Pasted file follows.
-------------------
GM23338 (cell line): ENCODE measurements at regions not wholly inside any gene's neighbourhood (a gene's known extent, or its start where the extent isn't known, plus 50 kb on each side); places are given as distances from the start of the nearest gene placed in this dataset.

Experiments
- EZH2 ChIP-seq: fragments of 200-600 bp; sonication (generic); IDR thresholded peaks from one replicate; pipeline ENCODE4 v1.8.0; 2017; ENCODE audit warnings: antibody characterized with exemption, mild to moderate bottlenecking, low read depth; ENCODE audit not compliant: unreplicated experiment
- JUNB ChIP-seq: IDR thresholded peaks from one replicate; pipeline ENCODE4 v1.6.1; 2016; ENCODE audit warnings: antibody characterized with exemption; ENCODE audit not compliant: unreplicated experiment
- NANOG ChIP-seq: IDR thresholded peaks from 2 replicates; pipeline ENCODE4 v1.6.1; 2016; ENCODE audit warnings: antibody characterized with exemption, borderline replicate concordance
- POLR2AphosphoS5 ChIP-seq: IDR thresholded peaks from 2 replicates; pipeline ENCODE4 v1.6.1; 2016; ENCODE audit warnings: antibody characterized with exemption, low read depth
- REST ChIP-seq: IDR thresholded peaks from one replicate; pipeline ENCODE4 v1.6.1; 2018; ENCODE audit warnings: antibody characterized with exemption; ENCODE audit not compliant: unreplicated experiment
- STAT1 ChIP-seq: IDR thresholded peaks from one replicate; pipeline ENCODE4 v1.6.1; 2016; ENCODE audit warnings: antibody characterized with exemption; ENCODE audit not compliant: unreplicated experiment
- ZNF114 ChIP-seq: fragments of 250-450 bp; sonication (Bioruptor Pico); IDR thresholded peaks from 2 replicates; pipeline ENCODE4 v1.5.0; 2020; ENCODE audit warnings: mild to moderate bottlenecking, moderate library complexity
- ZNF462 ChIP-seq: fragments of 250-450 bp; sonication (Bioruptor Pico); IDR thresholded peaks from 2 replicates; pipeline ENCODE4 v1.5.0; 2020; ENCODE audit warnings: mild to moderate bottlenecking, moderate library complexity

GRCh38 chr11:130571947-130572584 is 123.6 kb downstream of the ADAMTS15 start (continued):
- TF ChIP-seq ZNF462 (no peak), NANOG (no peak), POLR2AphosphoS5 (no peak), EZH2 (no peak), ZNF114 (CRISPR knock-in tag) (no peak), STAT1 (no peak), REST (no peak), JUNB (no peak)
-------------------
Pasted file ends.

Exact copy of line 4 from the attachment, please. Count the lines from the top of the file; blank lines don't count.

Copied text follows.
- JUNB ChIP-seq: IDR thresholded peaks from one replicate; pipeline ENCODE4 v1.6.1; 2016; ENCODE audit warnings: antibody characterized with exemption; ENCODE audit not compliant: unreplicated experiment